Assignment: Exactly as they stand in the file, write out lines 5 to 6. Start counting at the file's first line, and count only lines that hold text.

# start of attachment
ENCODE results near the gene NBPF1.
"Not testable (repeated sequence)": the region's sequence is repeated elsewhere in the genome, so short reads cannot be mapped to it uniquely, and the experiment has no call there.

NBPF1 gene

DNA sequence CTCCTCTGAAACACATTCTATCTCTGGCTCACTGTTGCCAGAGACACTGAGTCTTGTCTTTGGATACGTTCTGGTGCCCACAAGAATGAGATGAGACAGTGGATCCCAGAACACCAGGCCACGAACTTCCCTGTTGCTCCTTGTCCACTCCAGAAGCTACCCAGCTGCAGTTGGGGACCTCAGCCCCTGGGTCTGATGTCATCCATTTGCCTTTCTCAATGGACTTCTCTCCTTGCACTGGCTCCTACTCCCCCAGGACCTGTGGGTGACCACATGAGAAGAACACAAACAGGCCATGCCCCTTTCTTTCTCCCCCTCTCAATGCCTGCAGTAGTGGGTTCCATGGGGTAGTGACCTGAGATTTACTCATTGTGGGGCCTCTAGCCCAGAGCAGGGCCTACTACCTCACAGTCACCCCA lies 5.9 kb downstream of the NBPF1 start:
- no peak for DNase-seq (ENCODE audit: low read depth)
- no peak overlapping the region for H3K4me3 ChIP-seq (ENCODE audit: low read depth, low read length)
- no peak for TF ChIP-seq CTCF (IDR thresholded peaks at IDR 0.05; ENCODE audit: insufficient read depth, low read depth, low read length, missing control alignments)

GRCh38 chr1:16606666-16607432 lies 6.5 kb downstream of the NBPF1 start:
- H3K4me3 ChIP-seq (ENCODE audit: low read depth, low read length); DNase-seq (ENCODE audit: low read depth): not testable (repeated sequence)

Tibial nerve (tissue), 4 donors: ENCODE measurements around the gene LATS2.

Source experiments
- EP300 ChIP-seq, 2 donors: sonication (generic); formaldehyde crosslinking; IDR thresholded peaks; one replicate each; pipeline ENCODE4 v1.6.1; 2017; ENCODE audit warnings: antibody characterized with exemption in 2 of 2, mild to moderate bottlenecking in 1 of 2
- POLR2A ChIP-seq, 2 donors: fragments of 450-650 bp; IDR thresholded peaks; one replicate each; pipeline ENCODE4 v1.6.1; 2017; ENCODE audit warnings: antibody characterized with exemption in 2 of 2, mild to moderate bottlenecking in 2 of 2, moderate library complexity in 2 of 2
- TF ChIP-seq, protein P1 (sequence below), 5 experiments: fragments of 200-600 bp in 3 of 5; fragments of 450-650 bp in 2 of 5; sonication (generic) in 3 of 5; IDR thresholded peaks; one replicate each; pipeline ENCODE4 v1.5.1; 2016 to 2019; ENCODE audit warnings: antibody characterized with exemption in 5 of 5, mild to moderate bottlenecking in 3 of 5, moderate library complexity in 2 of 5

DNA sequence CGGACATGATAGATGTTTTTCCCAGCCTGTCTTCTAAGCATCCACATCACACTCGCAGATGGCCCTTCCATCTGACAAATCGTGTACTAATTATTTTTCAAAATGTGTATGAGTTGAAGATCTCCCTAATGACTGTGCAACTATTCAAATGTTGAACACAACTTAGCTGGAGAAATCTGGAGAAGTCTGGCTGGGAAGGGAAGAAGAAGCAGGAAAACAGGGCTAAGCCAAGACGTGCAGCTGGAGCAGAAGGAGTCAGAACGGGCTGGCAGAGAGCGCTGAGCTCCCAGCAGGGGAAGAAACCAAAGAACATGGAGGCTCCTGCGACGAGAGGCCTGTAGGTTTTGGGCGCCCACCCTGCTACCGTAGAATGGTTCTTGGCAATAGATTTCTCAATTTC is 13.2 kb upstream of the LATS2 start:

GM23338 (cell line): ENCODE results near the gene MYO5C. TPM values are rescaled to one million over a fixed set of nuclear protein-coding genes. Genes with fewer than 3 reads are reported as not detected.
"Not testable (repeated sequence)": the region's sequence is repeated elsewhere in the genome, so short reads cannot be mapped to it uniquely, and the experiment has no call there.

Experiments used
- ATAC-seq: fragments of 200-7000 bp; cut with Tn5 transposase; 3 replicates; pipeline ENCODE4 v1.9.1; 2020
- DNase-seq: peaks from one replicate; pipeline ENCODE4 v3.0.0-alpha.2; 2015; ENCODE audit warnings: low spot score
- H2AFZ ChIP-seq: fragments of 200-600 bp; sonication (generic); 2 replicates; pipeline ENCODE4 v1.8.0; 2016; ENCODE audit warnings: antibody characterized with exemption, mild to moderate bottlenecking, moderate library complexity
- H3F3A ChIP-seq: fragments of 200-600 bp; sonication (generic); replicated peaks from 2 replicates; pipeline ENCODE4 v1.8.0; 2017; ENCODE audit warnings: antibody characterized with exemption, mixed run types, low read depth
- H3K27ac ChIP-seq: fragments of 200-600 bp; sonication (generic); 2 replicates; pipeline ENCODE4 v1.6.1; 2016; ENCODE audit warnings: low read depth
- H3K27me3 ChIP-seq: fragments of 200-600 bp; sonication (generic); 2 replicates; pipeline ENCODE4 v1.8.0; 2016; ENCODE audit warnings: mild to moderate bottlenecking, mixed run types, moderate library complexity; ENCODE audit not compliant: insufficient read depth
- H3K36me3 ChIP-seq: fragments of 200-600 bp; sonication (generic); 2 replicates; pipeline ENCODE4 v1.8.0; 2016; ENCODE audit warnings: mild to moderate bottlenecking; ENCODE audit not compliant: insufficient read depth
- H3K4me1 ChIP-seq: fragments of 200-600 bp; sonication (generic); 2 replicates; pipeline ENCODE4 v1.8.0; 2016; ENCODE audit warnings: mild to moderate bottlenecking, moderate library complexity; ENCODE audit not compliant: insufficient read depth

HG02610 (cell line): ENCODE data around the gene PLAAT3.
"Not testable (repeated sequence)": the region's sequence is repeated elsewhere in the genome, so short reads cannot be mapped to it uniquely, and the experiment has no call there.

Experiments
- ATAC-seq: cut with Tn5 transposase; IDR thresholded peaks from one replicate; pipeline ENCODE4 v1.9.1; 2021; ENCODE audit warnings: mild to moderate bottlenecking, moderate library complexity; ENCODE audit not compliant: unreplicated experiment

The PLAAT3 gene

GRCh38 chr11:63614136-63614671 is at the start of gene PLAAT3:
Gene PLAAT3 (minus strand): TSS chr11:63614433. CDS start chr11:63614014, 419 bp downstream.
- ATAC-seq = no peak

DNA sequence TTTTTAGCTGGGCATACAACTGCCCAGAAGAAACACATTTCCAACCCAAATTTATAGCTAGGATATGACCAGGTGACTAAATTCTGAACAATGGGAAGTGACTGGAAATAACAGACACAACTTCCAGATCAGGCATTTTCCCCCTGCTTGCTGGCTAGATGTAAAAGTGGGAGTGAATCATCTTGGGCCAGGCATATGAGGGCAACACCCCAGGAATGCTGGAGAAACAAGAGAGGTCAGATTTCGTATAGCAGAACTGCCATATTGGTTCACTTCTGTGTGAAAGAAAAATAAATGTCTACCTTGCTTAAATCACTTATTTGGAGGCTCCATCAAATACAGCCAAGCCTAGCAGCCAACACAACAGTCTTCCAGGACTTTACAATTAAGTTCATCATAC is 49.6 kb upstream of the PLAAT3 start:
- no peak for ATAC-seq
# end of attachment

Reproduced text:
- no peak for DNase-seq (ENCODE audit: low read depth)
- no peak overlapping the region for H3K4me3 ChIP-seq (ENCODE audit: low read depth, low read length)